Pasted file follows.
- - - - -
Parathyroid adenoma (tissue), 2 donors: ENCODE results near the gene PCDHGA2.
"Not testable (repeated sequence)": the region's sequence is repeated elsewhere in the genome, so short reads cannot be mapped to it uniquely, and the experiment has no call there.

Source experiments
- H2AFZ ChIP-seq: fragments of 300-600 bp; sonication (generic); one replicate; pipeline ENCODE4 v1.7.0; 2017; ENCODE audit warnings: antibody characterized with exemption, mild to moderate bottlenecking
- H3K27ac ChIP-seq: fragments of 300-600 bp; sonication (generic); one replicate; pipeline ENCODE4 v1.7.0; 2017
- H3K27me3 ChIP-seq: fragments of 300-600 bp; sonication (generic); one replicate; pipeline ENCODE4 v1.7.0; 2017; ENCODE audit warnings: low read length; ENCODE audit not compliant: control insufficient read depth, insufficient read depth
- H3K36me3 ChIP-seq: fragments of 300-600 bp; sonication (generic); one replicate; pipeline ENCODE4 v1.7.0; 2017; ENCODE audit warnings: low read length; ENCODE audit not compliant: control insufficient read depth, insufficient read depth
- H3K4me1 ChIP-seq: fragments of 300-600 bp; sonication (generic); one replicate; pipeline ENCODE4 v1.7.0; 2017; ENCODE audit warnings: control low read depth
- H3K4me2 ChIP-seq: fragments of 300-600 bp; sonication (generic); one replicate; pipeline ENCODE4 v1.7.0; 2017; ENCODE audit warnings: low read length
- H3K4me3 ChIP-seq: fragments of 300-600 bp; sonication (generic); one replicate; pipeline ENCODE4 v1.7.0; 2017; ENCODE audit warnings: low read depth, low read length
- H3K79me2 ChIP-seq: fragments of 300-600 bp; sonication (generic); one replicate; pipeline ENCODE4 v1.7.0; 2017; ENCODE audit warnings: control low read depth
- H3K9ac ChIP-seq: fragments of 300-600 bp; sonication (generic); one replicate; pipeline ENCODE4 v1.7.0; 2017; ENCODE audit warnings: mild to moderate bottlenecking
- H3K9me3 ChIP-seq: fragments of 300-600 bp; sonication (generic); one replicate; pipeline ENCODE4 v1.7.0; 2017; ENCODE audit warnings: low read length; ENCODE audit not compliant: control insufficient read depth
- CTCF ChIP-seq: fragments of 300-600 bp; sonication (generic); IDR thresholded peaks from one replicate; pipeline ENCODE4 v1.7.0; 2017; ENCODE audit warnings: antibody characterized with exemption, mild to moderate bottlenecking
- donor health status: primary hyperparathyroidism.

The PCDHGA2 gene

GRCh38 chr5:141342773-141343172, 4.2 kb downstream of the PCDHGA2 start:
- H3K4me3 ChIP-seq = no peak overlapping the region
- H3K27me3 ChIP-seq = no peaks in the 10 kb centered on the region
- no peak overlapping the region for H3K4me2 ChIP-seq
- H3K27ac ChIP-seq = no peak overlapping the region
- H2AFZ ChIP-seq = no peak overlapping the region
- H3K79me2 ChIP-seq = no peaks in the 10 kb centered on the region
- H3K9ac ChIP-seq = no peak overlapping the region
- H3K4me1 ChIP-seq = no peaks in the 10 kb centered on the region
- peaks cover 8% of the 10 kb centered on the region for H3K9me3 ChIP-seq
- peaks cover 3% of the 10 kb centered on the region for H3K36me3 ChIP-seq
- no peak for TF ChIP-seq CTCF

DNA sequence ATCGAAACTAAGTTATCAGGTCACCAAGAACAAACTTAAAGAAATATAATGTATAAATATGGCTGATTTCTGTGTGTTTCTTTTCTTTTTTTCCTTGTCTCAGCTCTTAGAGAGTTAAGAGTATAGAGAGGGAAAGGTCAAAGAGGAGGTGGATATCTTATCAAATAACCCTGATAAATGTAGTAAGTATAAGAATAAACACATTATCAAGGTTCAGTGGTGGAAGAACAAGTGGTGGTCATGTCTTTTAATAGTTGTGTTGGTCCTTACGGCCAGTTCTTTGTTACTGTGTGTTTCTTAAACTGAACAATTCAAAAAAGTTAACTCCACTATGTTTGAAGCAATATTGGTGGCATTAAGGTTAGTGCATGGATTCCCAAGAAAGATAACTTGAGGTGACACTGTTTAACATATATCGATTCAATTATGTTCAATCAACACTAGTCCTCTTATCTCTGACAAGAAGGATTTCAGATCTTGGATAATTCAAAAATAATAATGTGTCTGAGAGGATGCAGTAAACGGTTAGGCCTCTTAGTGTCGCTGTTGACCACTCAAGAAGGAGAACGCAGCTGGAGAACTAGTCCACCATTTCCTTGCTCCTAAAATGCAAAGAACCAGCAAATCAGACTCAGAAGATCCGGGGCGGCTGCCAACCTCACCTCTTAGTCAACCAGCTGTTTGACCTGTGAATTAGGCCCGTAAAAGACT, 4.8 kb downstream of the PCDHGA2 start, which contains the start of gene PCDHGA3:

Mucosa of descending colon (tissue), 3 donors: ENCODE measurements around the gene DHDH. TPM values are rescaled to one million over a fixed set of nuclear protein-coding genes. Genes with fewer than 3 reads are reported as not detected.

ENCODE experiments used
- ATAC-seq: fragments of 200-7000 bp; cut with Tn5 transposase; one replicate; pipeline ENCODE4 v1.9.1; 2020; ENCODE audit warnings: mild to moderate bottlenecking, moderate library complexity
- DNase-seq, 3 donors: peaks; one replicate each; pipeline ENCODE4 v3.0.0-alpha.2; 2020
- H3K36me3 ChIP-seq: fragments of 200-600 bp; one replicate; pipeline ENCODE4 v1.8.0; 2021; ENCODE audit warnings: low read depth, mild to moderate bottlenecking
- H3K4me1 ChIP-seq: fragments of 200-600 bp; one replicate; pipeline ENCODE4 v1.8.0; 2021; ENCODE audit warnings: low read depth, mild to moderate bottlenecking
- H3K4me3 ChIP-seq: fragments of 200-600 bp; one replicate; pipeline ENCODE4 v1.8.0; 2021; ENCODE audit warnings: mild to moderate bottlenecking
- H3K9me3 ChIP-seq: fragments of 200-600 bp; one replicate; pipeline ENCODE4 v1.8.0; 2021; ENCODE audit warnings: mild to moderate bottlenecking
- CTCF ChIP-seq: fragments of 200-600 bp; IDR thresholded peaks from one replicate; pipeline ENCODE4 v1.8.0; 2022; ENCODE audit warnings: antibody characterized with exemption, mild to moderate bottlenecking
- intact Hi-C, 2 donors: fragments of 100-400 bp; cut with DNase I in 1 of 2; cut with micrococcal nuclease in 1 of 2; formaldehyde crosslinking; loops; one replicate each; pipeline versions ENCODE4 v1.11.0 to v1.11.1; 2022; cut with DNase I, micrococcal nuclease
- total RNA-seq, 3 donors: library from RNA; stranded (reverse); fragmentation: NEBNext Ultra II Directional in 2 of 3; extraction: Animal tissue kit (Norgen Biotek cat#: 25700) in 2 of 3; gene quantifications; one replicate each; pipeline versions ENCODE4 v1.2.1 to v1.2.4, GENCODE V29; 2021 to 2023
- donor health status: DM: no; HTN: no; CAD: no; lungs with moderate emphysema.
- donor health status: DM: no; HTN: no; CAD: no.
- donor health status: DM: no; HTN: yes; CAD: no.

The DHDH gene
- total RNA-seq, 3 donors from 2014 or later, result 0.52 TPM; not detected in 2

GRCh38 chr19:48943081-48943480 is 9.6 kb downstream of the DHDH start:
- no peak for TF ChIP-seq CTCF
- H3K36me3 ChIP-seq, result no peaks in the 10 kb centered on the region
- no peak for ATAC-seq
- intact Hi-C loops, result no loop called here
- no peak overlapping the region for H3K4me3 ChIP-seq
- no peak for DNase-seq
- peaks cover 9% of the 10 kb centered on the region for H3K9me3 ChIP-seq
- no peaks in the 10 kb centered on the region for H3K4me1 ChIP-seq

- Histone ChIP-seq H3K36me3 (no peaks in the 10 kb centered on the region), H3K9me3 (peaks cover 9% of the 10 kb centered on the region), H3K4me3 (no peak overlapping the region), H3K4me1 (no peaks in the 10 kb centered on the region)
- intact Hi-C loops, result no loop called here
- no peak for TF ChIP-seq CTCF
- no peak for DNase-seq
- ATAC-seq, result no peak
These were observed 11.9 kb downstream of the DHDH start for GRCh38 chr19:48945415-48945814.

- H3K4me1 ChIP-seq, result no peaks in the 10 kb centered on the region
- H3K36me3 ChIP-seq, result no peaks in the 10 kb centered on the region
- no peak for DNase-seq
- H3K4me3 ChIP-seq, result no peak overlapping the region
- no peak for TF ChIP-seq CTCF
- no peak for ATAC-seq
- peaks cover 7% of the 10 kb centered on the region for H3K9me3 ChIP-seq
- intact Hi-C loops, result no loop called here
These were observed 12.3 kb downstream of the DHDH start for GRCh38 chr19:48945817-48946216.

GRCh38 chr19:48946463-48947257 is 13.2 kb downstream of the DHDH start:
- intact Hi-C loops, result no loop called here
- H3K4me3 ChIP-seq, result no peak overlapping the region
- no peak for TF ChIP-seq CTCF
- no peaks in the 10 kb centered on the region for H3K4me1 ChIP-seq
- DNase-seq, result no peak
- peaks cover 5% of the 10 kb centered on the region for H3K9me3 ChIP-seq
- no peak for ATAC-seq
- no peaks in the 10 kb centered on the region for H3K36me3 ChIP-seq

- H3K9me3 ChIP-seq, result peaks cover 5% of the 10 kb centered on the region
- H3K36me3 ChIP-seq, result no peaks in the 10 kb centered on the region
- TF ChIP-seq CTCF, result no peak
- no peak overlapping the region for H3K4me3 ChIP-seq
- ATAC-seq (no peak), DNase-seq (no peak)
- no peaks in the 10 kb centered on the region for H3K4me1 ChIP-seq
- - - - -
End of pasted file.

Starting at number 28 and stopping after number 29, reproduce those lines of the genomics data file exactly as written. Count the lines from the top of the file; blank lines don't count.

- no peak for TF ChIP-seq CTCF

DNA sequence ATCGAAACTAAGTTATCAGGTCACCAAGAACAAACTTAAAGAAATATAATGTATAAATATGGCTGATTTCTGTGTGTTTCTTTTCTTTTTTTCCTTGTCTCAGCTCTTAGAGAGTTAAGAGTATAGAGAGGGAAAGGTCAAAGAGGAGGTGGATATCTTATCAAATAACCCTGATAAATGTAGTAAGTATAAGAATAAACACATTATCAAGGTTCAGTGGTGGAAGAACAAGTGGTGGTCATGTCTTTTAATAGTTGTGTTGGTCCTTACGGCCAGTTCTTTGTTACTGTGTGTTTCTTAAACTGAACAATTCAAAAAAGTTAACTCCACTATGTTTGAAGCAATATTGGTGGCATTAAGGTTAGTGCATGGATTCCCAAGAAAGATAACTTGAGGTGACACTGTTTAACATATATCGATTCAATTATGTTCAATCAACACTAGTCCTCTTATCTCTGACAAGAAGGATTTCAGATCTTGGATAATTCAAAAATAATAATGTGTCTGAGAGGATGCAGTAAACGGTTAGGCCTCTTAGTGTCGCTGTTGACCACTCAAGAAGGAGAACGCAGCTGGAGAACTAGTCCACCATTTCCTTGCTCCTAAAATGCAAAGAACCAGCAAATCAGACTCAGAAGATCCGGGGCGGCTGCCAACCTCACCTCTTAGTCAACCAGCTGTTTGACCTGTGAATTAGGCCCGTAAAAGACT, 4.8 kb downstream of the PCDHGA2 start, which contains the start of gene PCDHGA3: